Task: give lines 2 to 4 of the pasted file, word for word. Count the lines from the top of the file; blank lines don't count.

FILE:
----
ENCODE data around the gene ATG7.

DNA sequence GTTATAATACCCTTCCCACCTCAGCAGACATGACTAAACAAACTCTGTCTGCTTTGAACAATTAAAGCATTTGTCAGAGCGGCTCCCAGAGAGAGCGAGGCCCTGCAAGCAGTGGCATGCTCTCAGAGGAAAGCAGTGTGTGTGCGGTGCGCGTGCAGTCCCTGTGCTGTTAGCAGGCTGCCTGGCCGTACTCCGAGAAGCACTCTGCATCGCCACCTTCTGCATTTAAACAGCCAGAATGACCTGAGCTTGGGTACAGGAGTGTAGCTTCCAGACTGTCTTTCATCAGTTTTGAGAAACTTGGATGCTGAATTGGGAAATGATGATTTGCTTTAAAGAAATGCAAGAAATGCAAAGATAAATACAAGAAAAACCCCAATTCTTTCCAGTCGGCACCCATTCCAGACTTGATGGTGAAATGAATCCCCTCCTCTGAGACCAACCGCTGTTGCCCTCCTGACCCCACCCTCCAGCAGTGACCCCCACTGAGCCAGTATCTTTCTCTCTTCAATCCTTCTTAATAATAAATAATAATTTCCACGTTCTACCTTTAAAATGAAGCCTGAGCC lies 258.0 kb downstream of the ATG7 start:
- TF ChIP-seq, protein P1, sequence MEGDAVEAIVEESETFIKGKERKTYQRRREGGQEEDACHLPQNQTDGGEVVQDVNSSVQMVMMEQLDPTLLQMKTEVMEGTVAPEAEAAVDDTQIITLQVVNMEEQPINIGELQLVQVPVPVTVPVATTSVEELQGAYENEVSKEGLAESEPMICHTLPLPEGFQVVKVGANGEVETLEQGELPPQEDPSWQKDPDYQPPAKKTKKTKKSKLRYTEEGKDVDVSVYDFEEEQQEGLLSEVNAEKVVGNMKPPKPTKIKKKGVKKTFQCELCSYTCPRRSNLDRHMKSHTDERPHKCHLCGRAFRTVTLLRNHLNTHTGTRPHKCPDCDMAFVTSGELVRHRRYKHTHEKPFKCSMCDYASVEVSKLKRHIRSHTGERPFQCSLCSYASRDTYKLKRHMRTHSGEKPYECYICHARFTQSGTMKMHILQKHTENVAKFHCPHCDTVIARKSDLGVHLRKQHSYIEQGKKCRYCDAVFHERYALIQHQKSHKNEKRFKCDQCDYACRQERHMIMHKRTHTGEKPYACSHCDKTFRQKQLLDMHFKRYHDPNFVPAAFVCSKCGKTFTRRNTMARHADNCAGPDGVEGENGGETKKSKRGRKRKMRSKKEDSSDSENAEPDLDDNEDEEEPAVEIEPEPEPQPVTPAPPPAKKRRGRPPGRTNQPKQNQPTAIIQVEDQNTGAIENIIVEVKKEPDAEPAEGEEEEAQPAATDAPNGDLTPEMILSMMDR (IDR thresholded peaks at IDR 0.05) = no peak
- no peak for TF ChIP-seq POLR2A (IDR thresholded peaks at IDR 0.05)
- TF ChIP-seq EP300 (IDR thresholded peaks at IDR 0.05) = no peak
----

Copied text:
DNA sequence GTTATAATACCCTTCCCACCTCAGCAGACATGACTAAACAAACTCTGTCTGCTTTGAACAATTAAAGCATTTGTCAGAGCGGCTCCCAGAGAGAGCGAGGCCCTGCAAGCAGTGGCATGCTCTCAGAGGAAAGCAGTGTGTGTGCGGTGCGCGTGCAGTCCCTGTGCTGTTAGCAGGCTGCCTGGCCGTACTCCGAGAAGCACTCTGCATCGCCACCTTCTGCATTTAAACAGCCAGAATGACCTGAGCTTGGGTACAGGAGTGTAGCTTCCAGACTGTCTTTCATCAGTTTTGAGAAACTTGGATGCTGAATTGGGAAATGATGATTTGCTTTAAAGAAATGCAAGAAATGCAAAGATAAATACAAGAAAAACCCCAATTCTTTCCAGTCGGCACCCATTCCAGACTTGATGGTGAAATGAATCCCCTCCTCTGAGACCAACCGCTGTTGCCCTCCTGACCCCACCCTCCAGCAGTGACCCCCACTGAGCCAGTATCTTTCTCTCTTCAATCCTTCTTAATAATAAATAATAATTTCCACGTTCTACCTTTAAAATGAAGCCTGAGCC lies 258.0 kb downstream of the ATG7 start:
- TF ChIP-seq, protein P1, sequence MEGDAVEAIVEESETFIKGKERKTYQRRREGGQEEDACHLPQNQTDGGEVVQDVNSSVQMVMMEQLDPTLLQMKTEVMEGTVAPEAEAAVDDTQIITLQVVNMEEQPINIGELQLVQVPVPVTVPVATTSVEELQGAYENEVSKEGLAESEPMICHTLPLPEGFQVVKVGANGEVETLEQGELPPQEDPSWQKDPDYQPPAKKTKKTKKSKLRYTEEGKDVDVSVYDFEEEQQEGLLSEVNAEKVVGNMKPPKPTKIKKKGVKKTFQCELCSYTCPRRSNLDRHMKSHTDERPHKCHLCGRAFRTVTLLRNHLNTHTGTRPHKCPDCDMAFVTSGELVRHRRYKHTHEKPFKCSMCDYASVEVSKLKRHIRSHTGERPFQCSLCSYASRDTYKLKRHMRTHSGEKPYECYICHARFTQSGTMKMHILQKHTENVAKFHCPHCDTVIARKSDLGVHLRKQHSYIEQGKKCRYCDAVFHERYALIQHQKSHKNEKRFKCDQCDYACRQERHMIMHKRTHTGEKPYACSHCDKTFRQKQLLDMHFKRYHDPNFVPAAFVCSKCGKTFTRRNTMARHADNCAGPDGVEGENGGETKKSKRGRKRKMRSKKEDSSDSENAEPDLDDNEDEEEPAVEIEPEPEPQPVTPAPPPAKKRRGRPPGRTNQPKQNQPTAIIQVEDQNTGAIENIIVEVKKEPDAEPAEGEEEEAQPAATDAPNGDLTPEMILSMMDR (IDR thresholded peaks at IDR 0.05) = no peak
- no peak for TF ChIP-seq POLR2A (IDR thresholded peaks at IDR 0.05)